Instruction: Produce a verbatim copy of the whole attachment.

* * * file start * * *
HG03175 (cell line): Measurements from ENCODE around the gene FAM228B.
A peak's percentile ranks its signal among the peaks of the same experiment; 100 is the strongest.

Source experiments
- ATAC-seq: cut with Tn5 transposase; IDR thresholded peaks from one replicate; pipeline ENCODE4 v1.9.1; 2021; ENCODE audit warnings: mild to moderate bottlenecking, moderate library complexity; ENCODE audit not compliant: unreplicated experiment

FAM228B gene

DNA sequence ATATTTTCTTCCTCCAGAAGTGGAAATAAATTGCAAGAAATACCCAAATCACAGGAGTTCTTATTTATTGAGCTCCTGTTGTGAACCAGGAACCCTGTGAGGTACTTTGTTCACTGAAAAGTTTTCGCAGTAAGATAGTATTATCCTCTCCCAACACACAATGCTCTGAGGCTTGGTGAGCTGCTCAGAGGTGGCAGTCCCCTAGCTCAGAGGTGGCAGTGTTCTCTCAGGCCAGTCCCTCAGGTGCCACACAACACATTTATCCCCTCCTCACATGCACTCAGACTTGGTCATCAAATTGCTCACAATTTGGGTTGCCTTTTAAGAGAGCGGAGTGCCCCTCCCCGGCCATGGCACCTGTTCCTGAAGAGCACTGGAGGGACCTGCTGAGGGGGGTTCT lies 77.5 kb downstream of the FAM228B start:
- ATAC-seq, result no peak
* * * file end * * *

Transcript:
HG03175 (cell line): Measurements from ENCODE around the gene FAM228B.
A peak's percentile ranks its signal among the peaks of the same experiment; 100 is the strongest.

Source experiments
- ATAC-seq: cut with Tn5 transposase; IDR thresholded peaks from one replicate; pipeline ENCODE4 v1.9.1; 2021; ENCODE audit warnings: mild to moderate bottlenecking, moderate library complexity; ENCODE audit not compliant: unreplicated experiment

FAM228B gene

DNA sequence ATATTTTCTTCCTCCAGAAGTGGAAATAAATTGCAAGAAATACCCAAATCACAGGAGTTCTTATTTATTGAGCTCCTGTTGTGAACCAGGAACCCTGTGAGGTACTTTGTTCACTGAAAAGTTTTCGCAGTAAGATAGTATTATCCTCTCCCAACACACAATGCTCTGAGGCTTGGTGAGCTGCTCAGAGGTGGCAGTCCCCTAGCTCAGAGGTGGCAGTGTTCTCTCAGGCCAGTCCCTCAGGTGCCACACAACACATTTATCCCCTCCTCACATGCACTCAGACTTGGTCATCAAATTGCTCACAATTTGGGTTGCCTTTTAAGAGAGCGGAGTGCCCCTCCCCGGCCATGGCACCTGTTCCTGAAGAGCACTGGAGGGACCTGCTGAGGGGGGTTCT lies 77.5 kb downstream of the FAM228B start:
- ATAC-seq, result no peak